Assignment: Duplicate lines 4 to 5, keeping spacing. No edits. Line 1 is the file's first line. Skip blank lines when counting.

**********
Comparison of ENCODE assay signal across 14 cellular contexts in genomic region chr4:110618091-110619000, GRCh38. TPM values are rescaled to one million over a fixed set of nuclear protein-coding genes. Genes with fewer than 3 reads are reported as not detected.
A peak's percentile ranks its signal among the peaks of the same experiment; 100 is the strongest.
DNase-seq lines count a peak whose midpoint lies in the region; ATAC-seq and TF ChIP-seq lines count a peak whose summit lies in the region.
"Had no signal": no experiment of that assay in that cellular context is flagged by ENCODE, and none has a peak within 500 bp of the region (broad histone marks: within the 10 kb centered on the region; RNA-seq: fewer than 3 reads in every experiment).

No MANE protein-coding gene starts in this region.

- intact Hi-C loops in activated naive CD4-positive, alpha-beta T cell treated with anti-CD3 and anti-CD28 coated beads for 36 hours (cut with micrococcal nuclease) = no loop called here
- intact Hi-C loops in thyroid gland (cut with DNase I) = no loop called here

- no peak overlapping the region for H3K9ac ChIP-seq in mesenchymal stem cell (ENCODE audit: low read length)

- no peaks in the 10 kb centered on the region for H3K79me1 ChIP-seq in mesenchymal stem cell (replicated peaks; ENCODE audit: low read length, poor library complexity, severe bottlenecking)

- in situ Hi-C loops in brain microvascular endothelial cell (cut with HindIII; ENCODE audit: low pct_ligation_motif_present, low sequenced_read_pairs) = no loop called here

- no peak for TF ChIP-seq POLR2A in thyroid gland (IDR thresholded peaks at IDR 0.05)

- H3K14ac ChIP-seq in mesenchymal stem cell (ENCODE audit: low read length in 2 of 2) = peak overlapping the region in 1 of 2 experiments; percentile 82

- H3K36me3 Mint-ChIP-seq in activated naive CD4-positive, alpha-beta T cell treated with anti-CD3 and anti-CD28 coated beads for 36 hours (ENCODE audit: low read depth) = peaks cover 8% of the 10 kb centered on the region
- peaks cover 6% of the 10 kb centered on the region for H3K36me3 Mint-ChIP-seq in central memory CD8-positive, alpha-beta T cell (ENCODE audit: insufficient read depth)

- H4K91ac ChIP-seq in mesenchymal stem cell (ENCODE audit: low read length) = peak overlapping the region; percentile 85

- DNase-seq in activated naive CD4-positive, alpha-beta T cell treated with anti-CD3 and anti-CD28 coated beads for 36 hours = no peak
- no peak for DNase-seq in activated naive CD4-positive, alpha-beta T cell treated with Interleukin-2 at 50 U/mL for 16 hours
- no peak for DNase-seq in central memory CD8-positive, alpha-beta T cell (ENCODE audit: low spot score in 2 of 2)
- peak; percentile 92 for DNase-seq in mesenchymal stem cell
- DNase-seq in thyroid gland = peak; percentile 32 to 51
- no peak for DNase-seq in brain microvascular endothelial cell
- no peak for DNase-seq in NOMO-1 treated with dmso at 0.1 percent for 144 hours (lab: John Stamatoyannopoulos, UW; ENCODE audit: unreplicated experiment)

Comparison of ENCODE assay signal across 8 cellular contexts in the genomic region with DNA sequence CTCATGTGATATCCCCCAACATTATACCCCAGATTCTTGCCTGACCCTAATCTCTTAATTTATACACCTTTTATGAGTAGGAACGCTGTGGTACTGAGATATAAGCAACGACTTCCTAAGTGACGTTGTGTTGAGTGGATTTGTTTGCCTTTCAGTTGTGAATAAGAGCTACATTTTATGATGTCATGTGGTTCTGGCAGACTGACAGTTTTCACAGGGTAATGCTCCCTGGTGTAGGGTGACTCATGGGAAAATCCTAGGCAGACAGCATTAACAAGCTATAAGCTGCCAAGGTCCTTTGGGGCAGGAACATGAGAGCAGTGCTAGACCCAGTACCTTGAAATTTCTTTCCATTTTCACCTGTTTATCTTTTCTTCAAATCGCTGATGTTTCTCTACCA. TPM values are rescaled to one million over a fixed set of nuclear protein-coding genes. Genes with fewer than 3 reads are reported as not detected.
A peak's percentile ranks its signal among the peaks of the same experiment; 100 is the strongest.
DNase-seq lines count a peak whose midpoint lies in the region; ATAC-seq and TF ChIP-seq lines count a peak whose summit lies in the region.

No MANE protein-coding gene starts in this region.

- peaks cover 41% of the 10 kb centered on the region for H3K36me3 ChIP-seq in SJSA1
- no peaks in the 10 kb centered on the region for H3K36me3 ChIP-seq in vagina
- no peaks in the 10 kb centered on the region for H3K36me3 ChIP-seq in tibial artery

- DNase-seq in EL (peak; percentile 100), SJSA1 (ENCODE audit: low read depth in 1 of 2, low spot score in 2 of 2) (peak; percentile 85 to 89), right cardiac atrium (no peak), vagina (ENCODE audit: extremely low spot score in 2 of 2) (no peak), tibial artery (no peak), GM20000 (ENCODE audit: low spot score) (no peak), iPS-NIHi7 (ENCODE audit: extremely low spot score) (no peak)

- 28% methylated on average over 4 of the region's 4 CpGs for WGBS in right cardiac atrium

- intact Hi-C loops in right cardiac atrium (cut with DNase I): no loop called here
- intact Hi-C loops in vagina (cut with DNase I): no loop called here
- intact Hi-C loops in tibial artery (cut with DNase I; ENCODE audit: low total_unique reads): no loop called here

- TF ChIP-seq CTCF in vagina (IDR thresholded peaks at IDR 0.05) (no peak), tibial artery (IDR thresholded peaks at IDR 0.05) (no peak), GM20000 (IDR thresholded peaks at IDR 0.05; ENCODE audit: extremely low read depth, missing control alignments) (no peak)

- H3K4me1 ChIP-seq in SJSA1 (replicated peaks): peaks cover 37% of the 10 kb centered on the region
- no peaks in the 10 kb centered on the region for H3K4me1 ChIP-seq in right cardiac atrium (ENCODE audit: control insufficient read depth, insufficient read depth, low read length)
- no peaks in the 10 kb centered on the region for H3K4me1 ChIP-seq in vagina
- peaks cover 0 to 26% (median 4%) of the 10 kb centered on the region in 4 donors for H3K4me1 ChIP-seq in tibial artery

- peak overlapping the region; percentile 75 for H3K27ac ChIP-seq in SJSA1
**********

"Had no signal": no experiment of that assay in that cellular context is flagged by ENCODE, and none has a peak within 500 bp of the region (broad histone marks: within the 10 kb centered on the region; RNA-seq: fewer than 3 reads in every experiment).

No MANE protein-coding gene starts in this region.